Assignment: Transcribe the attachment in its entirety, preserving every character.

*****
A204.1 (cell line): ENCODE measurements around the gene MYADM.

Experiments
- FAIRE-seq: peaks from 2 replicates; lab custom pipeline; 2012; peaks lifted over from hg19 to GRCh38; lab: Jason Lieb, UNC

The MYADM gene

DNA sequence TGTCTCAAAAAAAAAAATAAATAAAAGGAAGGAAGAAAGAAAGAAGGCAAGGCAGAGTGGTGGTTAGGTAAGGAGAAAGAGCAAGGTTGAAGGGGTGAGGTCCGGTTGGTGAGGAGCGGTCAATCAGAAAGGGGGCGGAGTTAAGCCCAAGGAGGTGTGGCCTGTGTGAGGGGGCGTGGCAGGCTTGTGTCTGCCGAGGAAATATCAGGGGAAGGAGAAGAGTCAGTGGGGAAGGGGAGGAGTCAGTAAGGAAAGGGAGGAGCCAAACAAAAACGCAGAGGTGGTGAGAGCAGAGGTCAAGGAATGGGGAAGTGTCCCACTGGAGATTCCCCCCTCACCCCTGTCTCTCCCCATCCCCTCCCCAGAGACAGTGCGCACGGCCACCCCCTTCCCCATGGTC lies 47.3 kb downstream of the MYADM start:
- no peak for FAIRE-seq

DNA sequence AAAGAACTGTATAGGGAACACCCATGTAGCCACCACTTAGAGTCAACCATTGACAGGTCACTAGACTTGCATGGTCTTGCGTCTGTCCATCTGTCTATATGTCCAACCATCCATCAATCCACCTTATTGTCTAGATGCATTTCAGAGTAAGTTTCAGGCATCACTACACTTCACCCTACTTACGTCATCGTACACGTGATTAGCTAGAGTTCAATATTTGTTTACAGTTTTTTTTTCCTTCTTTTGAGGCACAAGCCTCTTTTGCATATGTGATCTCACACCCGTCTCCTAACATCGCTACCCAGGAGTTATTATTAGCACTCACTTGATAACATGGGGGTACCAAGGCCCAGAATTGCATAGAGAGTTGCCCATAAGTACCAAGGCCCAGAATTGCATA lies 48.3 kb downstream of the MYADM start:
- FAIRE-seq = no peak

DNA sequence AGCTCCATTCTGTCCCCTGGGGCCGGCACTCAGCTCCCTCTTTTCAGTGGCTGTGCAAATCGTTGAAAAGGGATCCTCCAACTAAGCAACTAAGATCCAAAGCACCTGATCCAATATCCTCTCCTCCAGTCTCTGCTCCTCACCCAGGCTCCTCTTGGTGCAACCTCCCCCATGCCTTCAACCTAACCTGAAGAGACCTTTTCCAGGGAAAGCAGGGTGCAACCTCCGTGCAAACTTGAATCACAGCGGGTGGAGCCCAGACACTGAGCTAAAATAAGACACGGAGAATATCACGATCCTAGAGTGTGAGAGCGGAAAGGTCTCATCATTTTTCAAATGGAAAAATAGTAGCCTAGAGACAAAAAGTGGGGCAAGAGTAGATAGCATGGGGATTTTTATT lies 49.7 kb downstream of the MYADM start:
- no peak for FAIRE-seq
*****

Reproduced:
A204.1 (cell line): ENCODE measurements around the gene MYADM.

Experiments
- FAIRE-seq: peaks from 2 replicates; lab custom pipeline; 2012; peaks lifted over from hg19 to GRCh38; lab: Jason Lieb, UNC

The MYADM gene

DNA sequence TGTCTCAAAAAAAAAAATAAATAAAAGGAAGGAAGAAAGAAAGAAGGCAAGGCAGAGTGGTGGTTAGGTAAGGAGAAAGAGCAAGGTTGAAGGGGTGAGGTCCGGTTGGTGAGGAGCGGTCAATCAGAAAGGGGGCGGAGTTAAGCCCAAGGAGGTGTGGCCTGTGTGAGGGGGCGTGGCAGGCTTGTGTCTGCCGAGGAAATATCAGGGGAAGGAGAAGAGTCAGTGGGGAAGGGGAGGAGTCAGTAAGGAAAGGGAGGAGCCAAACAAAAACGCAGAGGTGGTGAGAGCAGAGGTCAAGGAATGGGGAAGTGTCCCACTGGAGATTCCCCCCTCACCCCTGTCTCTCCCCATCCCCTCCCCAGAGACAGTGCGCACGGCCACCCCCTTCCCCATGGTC lies 47.3 kb downstream of the MYADM start:
- no peak for FAIRE-seq

DNA sequence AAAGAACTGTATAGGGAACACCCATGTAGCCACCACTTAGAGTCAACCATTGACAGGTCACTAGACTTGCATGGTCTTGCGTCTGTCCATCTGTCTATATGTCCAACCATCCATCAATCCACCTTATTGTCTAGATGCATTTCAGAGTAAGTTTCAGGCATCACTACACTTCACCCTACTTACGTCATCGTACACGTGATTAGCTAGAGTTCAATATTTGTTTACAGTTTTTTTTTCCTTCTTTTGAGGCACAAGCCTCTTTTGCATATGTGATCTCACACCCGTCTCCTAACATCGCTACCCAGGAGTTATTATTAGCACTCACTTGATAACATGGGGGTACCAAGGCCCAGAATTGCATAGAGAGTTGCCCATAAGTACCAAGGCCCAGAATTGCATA lies 48.3 kb downstream of the MYADM start:
- FAIRE-seq = no peak

DNA sequence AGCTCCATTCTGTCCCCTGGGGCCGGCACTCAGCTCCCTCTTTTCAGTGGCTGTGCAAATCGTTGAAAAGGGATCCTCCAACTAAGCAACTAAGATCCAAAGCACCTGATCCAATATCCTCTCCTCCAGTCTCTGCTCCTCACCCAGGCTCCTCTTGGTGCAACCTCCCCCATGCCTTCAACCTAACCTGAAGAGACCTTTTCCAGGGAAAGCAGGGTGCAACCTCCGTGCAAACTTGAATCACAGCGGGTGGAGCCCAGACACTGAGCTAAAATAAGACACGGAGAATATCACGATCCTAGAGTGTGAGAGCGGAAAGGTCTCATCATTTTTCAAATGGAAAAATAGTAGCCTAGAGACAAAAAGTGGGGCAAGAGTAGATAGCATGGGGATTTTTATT lies 49.7 kb downstream of the MYADM start:
- no peak for FAIRE-seq